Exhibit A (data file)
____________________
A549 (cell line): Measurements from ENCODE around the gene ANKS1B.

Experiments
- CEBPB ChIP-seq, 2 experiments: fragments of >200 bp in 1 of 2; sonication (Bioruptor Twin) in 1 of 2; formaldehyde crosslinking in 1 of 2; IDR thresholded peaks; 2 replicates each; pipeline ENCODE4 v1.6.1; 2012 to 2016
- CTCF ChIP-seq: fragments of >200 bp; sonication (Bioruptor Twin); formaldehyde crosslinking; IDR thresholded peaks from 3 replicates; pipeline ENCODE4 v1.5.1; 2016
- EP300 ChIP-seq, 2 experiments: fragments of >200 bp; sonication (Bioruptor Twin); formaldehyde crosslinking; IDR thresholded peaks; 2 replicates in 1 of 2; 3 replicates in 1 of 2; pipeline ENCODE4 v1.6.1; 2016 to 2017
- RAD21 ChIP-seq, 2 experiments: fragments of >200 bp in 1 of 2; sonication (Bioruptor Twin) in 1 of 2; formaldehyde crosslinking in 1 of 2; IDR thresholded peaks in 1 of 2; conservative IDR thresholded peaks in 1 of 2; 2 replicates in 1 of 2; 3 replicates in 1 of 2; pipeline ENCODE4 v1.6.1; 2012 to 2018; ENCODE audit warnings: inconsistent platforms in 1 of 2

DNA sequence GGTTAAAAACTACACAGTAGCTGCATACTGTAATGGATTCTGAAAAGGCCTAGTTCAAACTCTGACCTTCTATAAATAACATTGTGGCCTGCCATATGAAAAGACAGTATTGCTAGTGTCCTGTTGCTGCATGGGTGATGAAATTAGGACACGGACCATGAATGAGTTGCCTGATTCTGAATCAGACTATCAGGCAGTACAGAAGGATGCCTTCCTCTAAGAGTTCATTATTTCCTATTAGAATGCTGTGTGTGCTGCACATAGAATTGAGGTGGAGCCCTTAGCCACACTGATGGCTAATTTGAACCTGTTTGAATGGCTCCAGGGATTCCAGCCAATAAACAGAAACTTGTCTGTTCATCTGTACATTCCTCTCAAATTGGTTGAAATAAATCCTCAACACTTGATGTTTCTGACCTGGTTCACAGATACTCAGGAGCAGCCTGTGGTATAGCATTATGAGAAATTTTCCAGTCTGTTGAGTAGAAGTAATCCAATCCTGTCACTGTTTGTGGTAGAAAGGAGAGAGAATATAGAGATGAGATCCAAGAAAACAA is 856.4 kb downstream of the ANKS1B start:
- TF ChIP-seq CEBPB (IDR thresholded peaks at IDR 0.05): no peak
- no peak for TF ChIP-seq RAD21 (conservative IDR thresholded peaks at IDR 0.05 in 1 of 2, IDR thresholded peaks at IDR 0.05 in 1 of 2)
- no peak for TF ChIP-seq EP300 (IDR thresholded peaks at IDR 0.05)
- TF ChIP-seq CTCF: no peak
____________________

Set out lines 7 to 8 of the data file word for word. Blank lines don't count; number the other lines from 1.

DNA sequence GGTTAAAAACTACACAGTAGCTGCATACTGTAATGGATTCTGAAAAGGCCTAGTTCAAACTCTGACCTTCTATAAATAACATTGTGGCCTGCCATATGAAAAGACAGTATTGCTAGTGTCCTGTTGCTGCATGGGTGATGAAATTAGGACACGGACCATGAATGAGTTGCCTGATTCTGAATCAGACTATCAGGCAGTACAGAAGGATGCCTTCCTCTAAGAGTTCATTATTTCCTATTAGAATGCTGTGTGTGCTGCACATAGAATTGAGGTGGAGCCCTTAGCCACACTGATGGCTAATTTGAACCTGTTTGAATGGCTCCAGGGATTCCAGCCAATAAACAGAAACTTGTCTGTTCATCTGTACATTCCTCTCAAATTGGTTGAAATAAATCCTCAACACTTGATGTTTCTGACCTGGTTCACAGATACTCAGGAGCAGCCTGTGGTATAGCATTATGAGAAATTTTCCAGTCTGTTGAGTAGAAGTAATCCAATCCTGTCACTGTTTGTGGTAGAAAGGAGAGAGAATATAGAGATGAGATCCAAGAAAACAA is 856.4 kb downstream of the ANKS1B start:
- TF ChIP-seq CEBPB (IDR thresholded peaks at IDR 0.05): no peak